May 5, 2012; Washington, D.C., USA; Washington Nationals left fielder Bryce Harper (34) in the on-deck circle during the third inning against the Philadelphia Phillies at Nationals Park. Mandatory Credit: Joy R. Absalon-US PRESSWIRE

Game 28: Phillies 9, Nationals 3

Washington entered the series finale against the Philadelphia Phillies in an unusual position – tied for the best record in the National League and atop the NL East. The Phillies, the top team in the division in each of the past five seasons, sat at the bottom of the standings. After taking the first two games of the series, Washington had beaten their rivals seven consecutive times.

Win #8 in a row didn’t quite come tonight, though the game proved to be much closer than the final score would indicate.

The fireworks (per se) got started early, as Phillies starter Cole Hamels hit Bryce Harper with a pitch (the first pitch) in his first at bat of the game. Harper didn’t flinch and didn’t even look towards the mound, instead he simply headed down to first base. The next batter, Jayson Werth, singled to left with Harper hustling to third on the play. Hamels then made an effort to pick Werth off at first when out of nowhere Harper came storming home, stealing on the play for this first career stolen base and the game’s first run. Harper was the first teenager to steal home since 1964.

Unfortunately for the Nationals, however, it would be the only run they’d score until late in the game.

Hamels and Nationals starter Jordan Zimmermann (who did hit Hamels with a pitch in the 3rd inning, perhaps in retaliation for Harper getting beaned) both pitched well over the course of the game. Zimmermann really only ran into trouble in the 4th inning, surrendering a leadoff walk to Shane Victorino before Hunter Pence hit a two-run home run to left center field. A Laynce Nix single, a groundout, and a single by Placido Polanco would bring across one more run, giving the Phillies a 3-1 lead after 4 innings.

Zimmermann (L, 1-3) pitched well but once again suffered from a lack of run support. Over 6.0 innings he allowed 7 hits, 4 walks, and only struck out one. Craig Stammen and Sean Burnett each followed with perfect innings out of the bullpen.

Ryan Perry entered the game in the 9th inning and after quickly getting the first out of the inning promptly gave up a walk, stolen base, single, triple, and home run (Pence’s second on the game) to the next four batters. Suddenly it was 7-1 Phillies. An out and two more hits later, Perry was being replaced by Tom Gorzelanny, who allowed a single to the first batter he would face, allowing two more runs to cross the plate to make it 9-1.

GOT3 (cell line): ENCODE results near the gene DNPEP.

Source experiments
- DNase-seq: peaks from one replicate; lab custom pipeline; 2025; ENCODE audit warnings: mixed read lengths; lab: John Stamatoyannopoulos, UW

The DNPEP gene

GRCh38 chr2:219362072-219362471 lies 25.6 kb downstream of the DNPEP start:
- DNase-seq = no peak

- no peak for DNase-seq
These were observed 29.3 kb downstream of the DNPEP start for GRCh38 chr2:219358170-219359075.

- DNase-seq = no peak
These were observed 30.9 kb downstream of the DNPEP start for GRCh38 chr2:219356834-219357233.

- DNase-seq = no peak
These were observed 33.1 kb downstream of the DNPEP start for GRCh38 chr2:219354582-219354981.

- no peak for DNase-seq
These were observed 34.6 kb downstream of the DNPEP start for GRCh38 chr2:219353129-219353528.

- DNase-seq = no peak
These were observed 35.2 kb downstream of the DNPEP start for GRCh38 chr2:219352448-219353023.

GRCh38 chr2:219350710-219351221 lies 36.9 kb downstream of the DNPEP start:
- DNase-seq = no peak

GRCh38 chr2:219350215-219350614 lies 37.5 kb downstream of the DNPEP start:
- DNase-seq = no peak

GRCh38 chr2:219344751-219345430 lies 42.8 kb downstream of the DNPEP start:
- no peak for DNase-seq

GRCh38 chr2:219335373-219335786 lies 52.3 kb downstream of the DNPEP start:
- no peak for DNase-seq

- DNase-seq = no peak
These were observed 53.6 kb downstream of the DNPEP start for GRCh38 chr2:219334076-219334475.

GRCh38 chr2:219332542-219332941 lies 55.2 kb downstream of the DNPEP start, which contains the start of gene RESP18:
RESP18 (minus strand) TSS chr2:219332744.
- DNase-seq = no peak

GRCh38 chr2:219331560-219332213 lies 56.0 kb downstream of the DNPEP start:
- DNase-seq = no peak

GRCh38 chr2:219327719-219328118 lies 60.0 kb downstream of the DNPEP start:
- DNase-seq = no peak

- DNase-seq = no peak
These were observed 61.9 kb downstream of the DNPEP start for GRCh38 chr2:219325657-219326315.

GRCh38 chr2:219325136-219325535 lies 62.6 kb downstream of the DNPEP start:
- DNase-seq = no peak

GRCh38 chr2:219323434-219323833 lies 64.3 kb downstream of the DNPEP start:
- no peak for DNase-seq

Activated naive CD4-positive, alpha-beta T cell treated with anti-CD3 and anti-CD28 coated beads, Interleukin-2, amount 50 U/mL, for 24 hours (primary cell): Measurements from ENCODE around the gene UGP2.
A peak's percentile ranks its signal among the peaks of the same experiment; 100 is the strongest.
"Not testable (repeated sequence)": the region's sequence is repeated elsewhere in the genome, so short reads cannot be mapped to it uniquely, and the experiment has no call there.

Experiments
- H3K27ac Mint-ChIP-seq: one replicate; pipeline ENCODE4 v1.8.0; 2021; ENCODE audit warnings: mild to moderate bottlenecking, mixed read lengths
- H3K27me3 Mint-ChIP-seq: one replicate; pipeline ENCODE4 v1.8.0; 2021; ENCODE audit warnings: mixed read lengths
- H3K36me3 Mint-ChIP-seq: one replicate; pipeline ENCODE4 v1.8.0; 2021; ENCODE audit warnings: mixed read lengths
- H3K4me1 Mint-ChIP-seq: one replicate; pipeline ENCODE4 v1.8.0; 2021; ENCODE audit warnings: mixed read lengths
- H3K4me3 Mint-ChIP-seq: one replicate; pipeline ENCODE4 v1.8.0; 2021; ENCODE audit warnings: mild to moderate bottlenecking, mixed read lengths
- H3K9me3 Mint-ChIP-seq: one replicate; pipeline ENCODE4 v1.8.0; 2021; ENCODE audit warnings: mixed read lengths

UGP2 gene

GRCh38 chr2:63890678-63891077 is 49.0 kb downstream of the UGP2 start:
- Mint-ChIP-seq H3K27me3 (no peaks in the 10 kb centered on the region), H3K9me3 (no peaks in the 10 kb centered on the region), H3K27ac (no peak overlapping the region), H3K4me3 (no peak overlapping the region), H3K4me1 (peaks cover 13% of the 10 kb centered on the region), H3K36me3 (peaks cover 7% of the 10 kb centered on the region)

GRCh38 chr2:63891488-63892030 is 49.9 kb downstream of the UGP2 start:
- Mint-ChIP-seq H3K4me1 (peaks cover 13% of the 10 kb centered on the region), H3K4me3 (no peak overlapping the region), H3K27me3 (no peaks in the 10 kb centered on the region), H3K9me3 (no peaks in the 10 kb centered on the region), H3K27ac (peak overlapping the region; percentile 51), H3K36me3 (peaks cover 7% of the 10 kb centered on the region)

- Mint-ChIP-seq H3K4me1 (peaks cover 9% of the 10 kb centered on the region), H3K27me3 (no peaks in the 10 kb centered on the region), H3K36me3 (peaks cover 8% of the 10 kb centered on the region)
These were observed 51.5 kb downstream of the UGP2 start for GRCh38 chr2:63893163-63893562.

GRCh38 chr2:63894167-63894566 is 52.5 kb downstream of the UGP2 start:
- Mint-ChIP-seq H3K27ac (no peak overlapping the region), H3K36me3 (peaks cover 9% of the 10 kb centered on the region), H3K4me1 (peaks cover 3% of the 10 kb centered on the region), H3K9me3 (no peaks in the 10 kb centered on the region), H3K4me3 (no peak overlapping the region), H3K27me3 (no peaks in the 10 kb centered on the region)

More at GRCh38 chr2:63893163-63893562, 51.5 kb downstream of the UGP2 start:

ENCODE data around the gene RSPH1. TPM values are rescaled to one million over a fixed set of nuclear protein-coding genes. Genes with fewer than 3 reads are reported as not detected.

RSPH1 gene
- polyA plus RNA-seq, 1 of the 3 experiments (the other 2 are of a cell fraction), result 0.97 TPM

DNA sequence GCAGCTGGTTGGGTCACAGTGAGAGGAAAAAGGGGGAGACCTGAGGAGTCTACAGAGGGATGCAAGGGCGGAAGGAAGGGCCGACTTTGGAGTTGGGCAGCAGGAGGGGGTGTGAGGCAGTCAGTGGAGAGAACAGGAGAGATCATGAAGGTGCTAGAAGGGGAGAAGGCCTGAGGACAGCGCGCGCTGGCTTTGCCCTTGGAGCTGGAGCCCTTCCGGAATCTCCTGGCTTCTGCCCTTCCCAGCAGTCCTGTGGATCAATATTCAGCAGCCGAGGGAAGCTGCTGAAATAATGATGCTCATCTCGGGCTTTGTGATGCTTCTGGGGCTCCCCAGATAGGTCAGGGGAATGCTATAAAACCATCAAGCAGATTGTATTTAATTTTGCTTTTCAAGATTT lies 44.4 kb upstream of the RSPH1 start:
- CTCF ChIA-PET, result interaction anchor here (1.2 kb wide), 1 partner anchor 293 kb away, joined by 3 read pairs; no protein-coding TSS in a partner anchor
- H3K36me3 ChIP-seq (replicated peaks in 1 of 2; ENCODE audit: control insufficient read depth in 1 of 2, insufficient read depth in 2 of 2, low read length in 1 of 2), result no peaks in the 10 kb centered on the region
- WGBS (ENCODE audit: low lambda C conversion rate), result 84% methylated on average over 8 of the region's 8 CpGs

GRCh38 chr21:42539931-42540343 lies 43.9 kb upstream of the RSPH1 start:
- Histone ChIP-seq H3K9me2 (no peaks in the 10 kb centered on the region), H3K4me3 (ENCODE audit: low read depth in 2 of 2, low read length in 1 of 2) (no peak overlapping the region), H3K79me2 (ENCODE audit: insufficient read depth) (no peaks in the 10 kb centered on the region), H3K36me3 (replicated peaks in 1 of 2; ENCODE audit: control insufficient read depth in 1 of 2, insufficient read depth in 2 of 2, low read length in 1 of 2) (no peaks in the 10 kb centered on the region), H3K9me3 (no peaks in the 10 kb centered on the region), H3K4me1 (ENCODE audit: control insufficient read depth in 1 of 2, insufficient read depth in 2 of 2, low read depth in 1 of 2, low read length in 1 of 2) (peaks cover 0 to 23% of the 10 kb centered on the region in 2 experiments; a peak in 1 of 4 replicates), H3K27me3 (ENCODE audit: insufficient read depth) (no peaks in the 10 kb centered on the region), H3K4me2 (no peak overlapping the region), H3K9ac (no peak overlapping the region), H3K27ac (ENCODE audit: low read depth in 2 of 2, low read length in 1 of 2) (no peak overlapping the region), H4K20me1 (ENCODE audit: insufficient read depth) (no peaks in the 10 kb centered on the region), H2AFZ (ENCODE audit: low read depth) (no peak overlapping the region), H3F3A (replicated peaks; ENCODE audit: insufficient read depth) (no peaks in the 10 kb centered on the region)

Washington was able to plate two more runs in the 9th, both coming with two outs. Rick Ankiel reached base on a fielder’s choice and was followed by a Wilson Ramos single, giving the Nationals runners on 1st and 2nd. Roger Bernadina pinch-hit for Gorzelanny and doubled to right field, scoring Ankiel. Ramos would score moments later on an infield single by Ian Desmond before the Phillies were able to finish off the game.

Injury News: Werth ended up leaving the game during the 6th inning after suffering what appears to be a wrist injury. Diving for a ball in right field, Werth’s wrist appeared to have gotten twisted underneath his body as he landed for the ball. He visibly struggled to his feet in order to get the ball back into the infield before being attended to by the team’s training staff and Davey Johnson. He walked off the field under his own power, but from the way he was holding his arm it seems evident that he was in a great deal of pain. Let’s hope this doesn’t prove to be as serious an injury as it first looks.

Update, 5/7, 12:02 AM – Per multiple sources via Twitter, Werth broke his left wrist and will miss a minimum of 6 weeks. He’ll undergo further tests tomorrow.

Champ of the Game: For the Nationals, the choice here has to be Harper. In addition to stealing home in the 1st, he slapped a single to left late in the game that he was able to stretch into a double thanks to the fact that he sprinted out of the batter’s box without delay. The way this kid plays the game – hustling on every single play, showing great patience at the plate, and good instincts in the field (despite the one misplayed ball in the 9th) – has been a welcome addition to the Nationals lineup. And he’s only going to continue getting better.

For Philadelphia, the nod goes to Hamels here, who improved to 4-1 with the win. He pitched 8.0 innings and would have finished the game if it weren’t for the lengthy offensive outburst in the top of the 9th inning. He struck out 8, walked one, and allowed just five hits on the game. Honorable mention goes to Pence for the pair of home runs and for driving in more runs (4) than the Nationals scored as a team.

Chump of the Game: Perry is the easy choice for Washington. He allowed 6 runs (all earned) on just five hits while only recording two outs. His now holds a 23.63 ERA on the season.

Unsung Hero: Stammen. He entered the game in the 7th inning with the bases loaded and no outs and was able to work out of the jam without allowing any runners to score.

Next Game: Tuesday, May 8th, 7:05 PM EST at PNC Park, Pittsburgh. Edwin Jackson (1-1) vs. A.J. Burnett (1-2).

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Tags: Bryce Harper Craig Stammen Jayson Werth Jordan Zimmermann Ryan Perry Washington Nationals

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